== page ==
Psittaciformes


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The order Psittaciformes includes many species of birds that all have
the existence of a hooked beak and a zygodactyl position of the fingers. We find species such as parakeets, parrots, cockatoos, lories, conures, etc. They
Today, they are an integral part of New Pets (NAC) to which are increasingly confronted by veterinary practitioners. In France, for twenty years, there is a growing number of NACs presented to veterinary clients; as a result of a growing craze of owners for these evocative animals of exoticism and originality.

Faced with this increase, the practicing veterinarian is now forced to adapt to this new class of pets, whose approach and medicine are revealed sometimes quite far from dogs and cats. Faced with this demand, more and more veterinarians today specialize in NAC medicine, or even sometimes in a single category of animals, such as avian medicine.

Geriatrics is the medical discipline that studies aging and the diseases of individuals aged. As far as avian medicine is concerned, this discipline has until now been quite neglected. Indeed, the lack of knowledge on the part of owners and veterinarians concerning the needs of these species and associated diseases did not allow these birds to reach the geriatric status. This knowledge has developed with the increase of the clientele,
the longevity of Psittaciformes has improved. The incidence of specific diseases older individuals is thus increased, allowing today the expansion of this discipline.
In older Psittaciformes, there are many diseases common to aged mammals, directly related to the processes of organic degeneration. We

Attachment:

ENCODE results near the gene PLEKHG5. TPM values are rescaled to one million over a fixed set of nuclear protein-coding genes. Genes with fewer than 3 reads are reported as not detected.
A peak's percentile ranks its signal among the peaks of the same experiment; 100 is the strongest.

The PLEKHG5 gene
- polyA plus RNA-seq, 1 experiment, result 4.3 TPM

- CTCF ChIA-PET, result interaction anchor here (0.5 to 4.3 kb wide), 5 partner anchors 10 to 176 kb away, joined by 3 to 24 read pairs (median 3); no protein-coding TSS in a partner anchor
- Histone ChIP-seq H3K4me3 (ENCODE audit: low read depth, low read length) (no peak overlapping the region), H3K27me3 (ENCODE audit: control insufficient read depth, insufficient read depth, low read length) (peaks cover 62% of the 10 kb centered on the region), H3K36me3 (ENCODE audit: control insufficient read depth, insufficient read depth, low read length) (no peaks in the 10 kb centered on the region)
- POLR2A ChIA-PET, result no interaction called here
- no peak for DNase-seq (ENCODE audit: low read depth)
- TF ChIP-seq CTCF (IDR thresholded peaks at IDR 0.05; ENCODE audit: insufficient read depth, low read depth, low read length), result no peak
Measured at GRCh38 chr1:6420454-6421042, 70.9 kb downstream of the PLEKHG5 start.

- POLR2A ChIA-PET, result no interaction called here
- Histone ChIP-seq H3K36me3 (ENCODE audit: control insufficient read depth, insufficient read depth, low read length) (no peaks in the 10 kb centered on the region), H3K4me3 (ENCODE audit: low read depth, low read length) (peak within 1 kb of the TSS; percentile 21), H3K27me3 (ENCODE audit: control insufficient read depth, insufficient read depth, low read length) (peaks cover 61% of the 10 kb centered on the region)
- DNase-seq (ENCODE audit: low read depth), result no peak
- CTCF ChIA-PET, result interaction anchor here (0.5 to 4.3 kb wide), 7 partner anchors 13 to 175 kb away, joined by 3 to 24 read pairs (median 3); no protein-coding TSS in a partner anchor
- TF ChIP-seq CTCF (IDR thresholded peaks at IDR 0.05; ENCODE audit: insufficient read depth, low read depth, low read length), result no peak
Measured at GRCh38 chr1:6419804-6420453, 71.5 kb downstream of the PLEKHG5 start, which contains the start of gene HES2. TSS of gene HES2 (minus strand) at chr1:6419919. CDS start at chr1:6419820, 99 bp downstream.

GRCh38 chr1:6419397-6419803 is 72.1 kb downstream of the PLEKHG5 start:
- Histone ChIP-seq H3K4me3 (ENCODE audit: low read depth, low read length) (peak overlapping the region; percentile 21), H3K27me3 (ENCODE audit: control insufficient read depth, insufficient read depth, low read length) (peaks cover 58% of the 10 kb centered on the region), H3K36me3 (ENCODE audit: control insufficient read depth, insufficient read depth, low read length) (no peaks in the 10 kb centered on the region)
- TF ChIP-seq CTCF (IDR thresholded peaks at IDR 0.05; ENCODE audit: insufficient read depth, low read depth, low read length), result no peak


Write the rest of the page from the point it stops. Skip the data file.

note, however, the existence of diseases of their own, often linked to
poor living conditions in captivity.
The purpose of this work is to provide veterinarians who may be confronted with older psittaciform, the knowledge necessary for them to take charge correctly this animal.

The first part presents the Psittaciformes commonly encountered in veterinary patients as well as their anatomical, physiological and behavioral particularities. The second chapter is devoted to the aging of these animals. The following sections deal with diseases encountered in geriatric Psittaciformes; first of all, those related to organic degeneration, then in a second time, those related to life in captivity.
Finally, the consultation and management of the older animal as well as the prevention of diseases related to life in captivity will be addressed in the last part of this work.

PART I: PRESENTATION

PSITTACIFORMES

A. Definition and classification
1) Definition

Psittaciformes corresponds to a sequence of birds, to which many
bird species such as parakeets, parrots, cockatoos, lorises, conures,
etc. They are distinguished by certain characteristics they share among themselves:
Head: massive and supported by a short and stocky neck.
Beak: short, hooked and very powerful. He is used as a third member in the locomotion. The bottom part (mandible) smaller fits into the part superior (maxilla) at rest. The beak is connected to the skull by a diarthrosis (articulation synovial), which is unique among birds. Some muscles associated with the mandible are present only in Psittaciformes.